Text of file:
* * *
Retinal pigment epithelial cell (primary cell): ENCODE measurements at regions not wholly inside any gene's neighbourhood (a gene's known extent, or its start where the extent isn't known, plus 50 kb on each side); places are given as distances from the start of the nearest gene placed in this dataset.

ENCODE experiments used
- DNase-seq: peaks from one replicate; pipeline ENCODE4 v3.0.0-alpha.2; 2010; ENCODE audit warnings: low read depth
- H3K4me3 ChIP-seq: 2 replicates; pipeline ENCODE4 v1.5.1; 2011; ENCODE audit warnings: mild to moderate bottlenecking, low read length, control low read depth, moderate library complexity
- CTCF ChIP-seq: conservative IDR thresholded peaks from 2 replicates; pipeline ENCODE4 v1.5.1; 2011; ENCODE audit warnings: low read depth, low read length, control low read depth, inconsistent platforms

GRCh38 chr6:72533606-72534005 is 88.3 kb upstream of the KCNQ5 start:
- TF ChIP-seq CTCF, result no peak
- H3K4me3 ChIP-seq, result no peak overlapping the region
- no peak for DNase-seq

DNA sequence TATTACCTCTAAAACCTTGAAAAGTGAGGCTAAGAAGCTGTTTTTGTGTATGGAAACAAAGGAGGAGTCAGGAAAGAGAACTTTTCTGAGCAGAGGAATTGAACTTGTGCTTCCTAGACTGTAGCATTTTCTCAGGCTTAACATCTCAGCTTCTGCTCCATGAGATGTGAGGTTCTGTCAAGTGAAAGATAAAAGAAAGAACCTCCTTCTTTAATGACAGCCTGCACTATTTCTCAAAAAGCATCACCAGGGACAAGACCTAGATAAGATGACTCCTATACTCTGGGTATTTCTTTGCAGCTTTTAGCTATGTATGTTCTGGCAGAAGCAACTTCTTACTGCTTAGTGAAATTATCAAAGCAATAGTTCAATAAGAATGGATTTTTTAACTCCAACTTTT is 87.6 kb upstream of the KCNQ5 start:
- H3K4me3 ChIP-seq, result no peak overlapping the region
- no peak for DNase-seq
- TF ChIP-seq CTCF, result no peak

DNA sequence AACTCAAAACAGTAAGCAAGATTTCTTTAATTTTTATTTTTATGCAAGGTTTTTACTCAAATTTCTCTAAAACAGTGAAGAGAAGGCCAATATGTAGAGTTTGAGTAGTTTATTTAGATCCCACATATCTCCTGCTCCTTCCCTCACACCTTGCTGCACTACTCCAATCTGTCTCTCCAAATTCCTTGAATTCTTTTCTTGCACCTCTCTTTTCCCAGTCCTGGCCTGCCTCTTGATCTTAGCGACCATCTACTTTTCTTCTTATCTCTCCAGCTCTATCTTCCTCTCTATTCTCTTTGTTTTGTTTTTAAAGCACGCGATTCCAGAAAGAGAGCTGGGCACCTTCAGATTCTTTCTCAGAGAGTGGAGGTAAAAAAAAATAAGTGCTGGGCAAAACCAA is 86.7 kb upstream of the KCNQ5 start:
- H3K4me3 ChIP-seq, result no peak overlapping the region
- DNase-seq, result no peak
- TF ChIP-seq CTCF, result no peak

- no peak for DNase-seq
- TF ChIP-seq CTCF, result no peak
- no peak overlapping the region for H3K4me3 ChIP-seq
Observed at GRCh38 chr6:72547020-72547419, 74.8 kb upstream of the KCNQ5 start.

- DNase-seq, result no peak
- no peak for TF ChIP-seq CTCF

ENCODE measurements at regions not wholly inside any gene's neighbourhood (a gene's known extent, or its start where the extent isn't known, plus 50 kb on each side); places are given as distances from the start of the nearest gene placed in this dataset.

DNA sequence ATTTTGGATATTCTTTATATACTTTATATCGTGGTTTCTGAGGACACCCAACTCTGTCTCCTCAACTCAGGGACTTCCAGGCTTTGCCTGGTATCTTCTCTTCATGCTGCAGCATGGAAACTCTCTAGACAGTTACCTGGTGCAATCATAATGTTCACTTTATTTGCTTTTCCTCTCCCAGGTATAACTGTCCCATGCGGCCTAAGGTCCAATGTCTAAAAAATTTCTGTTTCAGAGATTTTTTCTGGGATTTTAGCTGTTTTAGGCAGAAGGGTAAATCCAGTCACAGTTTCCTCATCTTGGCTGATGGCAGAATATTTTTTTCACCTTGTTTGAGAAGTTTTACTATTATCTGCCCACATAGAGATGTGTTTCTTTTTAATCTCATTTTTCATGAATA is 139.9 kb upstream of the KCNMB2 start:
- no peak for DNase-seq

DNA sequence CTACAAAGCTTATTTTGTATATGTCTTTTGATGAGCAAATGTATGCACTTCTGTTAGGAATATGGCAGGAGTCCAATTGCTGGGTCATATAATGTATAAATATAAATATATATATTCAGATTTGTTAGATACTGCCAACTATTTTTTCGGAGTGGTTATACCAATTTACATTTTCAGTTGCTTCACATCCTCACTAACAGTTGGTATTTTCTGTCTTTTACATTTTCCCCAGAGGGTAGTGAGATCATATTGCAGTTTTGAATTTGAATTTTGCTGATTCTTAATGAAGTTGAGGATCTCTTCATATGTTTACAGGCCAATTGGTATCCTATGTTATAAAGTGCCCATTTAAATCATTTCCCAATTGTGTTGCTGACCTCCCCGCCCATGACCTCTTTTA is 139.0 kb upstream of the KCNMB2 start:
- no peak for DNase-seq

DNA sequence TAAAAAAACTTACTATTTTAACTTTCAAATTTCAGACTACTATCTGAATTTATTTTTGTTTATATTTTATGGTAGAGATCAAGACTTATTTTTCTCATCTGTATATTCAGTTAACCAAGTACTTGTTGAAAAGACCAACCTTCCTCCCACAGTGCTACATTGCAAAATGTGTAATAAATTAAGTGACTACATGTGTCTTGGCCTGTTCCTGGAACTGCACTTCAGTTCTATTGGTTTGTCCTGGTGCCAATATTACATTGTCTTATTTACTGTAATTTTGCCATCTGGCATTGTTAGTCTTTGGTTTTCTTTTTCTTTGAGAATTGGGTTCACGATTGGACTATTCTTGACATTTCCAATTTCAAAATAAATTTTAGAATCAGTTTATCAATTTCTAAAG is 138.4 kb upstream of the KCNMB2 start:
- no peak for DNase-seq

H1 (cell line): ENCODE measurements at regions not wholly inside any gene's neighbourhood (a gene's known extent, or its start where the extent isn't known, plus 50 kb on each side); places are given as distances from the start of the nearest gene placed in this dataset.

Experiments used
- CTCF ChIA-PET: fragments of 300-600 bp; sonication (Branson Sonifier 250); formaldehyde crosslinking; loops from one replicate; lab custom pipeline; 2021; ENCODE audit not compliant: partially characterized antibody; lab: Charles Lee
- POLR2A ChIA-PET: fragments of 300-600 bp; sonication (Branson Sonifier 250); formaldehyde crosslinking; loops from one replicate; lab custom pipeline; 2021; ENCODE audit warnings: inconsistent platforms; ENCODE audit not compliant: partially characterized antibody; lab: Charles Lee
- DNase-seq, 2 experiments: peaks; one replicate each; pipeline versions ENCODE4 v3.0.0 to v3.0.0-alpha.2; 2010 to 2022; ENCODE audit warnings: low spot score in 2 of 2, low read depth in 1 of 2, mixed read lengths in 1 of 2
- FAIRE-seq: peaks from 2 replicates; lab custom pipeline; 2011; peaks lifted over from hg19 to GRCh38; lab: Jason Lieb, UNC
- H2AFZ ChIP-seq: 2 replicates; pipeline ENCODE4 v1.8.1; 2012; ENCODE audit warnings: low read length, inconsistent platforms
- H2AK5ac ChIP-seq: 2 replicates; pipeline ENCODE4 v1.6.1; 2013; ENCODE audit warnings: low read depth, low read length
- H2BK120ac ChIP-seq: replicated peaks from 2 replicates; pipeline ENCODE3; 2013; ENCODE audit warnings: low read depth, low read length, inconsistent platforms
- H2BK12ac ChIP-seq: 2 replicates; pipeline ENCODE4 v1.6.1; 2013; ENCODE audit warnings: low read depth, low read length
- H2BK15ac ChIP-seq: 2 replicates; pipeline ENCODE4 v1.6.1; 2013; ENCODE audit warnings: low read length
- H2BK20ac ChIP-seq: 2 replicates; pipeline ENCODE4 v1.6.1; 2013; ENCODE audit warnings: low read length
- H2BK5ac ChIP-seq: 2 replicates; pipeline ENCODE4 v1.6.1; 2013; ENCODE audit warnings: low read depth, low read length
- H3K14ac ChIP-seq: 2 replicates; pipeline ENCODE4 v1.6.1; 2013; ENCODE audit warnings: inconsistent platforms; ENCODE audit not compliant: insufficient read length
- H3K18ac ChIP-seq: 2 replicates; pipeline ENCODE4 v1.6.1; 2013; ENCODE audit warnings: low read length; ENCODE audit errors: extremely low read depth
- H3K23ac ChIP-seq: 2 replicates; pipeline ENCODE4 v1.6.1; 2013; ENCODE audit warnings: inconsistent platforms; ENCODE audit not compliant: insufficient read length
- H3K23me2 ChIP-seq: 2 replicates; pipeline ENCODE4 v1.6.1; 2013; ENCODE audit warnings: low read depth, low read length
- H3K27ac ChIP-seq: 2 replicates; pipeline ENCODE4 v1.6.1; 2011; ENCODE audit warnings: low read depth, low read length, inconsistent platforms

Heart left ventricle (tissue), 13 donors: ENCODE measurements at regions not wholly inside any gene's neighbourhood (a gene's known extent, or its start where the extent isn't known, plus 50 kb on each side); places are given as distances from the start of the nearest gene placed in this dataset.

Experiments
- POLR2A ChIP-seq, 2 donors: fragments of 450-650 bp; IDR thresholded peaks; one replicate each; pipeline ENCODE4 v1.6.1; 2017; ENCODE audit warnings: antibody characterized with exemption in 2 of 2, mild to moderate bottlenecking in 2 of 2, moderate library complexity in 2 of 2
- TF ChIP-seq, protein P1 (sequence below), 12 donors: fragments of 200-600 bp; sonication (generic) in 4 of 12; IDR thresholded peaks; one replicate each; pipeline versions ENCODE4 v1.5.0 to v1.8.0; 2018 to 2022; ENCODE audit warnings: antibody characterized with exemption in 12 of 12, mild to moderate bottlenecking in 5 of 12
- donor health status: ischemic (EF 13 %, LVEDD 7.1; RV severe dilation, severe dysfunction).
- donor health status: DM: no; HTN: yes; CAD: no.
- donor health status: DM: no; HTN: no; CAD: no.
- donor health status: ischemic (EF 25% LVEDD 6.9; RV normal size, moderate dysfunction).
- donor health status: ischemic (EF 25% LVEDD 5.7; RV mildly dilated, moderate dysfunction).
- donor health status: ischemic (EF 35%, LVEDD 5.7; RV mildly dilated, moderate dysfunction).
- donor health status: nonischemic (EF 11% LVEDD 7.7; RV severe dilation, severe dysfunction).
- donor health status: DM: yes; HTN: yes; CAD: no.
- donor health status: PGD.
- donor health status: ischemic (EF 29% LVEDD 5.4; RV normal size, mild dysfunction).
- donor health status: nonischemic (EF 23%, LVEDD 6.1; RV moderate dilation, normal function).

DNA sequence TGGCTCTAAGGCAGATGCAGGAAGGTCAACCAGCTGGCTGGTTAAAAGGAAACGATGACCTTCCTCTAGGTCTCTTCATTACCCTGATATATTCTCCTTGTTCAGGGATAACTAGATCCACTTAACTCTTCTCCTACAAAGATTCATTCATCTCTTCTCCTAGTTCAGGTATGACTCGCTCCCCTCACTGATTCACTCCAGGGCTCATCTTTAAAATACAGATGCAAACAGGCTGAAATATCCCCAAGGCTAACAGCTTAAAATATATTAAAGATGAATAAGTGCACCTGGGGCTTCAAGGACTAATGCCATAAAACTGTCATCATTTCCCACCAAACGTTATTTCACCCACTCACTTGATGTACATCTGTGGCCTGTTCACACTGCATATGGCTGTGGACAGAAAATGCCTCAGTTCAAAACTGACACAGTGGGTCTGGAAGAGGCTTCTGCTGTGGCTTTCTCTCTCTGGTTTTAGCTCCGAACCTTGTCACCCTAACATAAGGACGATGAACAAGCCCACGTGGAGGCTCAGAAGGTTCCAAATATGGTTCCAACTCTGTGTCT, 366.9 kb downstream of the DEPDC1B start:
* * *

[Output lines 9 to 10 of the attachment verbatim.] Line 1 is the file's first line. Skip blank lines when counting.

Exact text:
- no peak for DNase-seq

DNA sequence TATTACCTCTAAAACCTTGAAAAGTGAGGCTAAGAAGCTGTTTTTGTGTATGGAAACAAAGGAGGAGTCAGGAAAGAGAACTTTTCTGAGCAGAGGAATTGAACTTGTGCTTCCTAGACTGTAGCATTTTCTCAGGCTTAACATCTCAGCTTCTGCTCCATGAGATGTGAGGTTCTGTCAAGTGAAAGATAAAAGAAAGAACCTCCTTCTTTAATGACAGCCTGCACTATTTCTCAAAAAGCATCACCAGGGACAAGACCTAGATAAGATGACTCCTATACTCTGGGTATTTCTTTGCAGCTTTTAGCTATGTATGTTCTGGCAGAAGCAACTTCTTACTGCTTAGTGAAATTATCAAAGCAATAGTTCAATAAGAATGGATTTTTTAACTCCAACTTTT is 87.6 kb upstream of the KCNQ5 start: